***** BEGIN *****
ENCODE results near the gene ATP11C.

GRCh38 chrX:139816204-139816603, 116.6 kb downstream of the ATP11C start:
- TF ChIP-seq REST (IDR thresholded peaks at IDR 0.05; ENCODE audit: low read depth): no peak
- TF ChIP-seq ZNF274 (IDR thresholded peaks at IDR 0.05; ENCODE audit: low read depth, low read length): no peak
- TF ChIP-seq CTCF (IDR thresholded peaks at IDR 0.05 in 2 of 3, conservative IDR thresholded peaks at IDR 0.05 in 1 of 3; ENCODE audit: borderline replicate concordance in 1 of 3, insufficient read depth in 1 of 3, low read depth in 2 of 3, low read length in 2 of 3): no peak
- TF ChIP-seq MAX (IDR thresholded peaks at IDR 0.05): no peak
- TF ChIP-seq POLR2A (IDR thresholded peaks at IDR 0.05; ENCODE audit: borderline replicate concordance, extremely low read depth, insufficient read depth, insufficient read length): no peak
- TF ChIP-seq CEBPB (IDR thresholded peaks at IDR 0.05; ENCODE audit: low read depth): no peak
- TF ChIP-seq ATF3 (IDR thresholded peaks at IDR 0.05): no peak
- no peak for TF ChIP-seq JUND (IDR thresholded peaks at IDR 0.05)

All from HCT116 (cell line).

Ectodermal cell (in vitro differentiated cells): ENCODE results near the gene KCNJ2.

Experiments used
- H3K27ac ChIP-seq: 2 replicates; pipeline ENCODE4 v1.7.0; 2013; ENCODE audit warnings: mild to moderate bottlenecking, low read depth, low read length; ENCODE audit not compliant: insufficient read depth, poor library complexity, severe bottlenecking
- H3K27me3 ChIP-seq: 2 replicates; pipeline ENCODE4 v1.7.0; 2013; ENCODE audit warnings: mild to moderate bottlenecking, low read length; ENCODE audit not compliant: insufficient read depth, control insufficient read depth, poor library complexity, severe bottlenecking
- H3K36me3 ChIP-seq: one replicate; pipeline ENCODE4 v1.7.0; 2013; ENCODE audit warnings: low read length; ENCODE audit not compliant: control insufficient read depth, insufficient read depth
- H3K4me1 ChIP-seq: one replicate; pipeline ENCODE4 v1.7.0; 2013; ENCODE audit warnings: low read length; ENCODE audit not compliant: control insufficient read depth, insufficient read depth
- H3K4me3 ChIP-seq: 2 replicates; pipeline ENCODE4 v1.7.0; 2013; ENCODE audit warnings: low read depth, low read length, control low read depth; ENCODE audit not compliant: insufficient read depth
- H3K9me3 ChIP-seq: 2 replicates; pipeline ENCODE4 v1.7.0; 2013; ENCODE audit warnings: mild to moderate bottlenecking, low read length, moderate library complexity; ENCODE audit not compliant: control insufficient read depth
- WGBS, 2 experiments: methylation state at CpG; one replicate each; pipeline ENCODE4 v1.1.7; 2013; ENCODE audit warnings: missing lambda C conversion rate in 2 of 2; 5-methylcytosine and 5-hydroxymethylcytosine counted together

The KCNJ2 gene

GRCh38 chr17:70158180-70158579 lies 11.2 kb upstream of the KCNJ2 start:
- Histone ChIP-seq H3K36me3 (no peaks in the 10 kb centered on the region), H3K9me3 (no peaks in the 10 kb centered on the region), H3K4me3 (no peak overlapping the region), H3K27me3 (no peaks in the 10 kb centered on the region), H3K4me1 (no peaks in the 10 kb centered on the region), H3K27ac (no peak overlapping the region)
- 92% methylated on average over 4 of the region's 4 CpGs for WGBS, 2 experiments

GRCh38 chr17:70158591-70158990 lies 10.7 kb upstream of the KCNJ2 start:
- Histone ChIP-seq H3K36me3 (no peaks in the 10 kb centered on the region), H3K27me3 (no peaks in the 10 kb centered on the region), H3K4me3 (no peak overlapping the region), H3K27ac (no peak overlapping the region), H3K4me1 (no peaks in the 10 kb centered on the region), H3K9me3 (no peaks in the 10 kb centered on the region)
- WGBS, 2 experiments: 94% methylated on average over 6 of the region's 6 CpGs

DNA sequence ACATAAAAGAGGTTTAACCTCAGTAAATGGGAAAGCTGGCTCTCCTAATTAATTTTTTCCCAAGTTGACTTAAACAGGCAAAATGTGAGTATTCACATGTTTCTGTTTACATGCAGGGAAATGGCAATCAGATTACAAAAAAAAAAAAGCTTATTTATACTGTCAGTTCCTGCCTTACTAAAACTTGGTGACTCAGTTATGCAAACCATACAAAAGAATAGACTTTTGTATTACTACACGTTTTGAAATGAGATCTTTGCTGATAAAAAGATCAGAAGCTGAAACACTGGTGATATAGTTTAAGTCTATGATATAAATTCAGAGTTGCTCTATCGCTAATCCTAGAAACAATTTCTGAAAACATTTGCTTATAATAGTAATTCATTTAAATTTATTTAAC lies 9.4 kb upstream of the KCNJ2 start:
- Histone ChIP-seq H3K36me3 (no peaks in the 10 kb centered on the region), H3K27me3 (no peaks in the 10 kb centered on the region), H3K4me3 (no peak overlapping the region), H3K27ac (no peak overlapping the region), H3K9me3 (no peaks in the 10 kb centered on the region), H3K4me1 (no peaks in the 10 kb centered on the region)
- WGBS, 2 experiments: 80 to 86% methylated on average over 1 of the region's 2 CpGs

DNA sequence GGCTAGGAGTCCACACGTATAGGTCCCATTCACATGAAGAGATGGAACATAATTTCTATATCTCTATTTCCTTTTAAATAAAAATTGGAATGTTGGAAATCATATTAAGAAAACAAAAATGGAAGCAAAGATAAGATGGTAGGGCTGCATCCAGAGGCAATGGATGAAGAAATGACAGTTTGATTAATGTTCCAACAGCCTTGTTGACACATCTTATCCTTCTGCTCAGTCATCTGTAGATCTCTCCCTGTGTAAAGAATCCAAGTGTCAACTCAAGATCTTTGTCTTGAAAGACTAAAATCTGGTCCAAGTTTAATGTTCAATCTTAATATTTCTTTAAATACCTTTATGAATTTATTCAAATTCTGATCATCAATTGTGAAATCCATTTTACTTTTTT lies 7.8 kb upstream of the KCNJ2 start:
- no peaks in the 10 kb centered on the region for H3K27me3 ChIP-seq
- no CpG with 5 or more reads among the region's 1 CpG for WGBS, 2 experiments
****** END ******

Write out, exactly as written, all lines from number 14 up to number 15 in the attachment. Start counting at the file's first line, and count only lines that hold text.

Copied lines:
- H3K27ac ChIP-seq: 2 replicates; pipeline ENCODE4 v1.7.0; 2013; ENCODE audit warnings: mild to moderate bottlenecking, low read depth, low read length; ENCODE audit not compliant: insufficient read depth, poor library complexity, severe bottlenecking
- H3K27me3 ChIP-seq: 2 replicates; pipeline ENCODE4 v1.7.0; 2013; ENCODE audit warnings: mild to moderate bottlenecking, low read length; ENCODE audit not compliant: insufficient read depth, control insufficient read depth, poor library complexity, severe bottlenecking